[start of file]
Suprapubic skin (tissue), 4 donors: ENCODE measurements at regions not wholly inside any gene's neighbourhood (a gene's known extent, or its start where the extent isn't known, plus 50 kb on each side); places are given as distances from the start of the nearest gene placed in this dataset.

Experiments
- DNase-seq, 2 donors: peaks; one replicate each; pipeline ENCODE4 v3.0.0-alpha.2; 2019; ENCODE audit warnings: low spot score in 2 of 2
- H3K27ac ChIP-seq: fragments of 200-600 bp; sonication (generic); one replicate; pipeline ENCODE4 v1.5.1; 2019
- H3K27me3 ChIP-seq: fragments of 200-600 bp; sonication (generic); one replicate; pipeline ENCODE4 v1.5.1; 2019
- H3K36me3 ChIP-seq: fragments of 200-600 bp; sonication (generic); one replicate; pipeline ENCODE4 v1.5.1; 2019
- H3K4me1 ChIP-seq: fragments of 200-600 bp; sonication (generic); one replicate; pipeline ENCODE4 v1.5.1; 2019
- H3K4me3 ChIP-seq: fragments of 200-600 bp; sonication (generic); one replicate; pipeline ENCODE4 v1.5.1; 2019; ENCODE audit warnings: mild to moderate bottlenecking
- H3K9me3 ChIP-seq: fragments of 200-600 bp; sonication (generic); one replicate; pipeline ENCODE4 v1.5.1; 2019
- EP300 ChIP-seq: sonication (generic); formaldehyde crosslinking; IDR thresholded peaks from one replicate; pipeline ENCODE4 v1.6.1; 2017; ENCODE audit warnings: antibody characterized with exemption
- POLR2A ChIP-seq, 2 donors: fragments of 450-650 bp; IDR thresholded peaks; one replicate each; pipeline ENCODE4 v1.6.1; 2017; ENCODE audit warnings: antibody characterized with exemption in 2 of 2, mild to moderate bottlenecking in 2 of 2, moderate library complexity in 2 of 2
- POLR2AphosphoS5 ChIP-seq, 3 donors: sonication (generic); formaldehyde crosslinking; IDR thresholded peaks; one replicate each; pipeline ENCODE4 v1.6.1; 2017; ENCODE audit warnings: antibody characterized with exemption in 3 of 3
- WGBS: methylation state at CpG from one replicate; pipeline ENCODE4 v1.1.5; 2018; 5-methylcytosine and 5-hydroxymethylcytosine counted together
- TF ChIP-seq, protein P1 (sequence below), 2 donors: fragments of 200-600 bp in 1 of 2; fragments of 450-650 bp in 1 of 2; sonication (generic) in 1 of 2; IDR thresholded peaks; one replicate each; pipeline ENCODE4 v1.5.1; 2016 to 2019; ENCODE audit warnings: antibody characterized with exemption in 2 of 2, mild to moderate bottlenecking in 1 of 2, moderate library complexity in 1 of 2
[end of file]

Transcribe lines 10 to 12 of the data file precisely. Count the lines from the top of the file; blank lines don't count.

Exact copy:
- EP300 ChIP-seq: sonication (generic); formaldehyde crosslinking; IDR thresholded peaks from one replicate; pipeline ENCODE4 v1.6.1; 2017; ENCODE audit warnings: antibody characterized with exemption
- POLR2A ChIP-seq, 2 donors: fragments of 450-650 bp; IDR thresholded peaks; one replicate each; pipeline ENCODE4 v1.6.1; 2017; ENCODE audit warnings: antibody characterized with exemption in 2 of 2, mild to moderate bottlenecking in 2 of 2, moderate library complexity in 2 of 2
- POLR2AphosphoS5 ChIP-seq, 3 donors: sonication (generic); formaldehyde crosslinking; IDR thresholded peaks; one replicate each; pipeline ENCODE4 v1.6.1; 2017; ENCODE audit warnings: antibody characterized with exemption in 3 of 3